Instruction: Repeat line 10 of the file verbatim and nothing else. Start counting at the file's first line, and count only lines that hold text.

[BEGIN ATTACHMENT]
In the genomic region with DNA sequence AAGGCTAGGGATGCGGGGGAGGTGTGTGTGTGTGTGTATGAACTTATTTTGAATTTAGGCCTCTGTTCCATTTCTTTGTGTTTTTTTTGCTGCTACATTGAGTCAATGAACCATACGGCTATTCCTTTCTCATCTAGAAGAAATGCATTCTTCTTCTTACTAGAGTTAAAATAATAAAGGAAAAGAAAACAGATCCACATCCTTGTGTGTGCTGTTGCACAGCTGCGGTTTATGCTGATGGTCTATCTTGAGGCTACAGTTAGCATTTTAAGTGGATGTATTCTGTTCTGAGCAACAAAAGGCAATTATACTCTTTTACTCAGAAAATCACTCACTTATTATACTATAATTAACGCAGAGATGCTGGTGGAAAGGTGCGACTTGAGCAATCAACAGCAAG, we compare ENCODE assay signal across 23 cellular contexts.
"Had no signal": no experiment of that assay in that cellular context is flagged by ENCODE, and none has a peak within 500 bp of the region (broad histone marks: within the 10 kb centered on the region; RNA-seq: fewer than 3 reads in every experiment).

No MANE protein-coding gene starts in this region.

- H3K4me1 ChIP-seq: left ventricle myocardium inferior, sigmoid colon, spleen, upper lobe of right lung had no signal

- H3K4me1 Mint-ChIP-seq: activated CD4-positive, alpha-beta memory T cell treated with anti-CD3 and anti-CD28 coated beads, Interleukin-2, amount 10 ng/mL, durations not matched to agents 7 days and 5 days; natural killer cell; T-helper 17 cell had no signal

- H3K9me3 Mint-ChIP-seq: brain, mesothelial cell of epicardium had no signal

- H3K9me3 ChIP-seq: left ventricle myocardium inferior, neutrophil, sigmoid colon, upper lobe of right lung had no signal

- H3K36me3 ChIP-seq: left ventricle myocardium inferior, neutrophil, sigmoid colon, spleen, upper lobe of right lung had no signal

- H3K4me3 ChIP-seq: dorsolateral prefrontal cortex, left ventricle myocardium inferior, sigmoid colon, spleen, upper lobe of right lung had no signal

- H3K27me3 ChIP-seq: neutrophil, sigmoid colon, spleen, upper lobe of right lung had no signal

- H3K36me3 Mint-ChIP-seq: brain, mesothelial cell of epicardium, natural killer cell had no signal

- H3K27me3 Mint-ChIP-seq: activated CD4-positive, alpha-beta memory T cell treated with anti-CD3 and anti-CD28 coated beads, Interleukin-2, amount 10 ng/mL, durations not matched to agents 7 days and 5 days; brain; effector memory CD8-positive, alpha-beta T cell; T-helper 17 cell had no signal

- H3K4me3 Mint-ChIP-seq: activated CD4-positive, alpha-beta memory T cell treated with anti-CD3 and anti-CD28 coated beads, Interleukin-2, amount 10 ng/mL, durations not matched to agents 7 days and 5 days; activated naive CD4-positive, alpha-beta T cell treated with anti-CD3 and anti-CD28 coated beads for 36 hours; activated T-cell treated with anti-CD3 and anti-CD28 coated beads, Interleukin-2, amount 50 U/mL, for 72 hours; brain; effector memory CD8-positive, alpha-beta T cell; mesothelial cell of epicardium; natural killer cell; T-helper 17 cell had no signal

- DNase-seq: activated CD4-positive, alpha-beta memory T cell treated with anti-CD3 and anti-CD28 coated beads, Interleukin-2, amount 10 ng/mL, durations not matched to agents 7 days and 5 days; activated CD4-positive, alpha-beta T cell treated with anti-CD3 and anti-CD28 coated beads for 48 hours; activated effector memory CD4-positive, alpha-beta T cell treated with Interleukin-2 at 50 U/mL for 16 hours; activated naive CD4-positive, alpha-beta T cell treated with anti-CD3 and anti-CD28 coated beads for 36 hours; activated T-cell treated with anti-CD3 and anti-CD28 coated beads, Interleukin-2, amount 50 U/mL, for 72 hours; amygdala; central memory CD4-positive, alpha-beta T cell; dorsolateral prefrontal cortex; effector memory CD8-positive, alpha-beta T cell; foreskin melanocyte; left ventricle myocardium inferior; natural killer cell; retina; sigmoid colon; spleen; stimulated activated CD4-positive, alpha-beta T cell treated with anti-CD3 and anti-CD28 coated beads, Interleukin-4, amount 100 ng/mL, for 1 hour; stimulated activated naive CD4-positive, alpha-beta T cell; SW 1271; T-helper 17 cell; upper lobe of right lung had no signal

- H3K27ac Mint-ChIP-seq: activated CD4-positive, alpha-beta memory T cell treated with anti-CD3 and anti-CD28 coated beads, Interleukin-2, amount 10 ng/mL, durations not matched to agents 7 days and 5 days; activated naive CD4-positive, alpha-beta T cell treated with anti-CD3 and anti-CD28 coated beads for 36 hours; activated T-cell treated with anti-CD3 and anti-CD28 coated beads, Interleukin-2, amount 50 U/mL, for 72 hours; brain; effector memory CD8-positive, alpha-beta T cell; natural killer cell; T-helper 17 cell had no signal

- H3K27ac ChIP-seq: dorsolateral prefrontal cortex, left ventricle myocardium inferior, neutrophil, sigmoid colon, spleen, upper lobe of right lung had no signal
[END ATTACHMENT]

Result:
- H3K27me3 ChIP-seq: neutrophil, sigmoid colon, spleen, upper lobe of right lung had no signal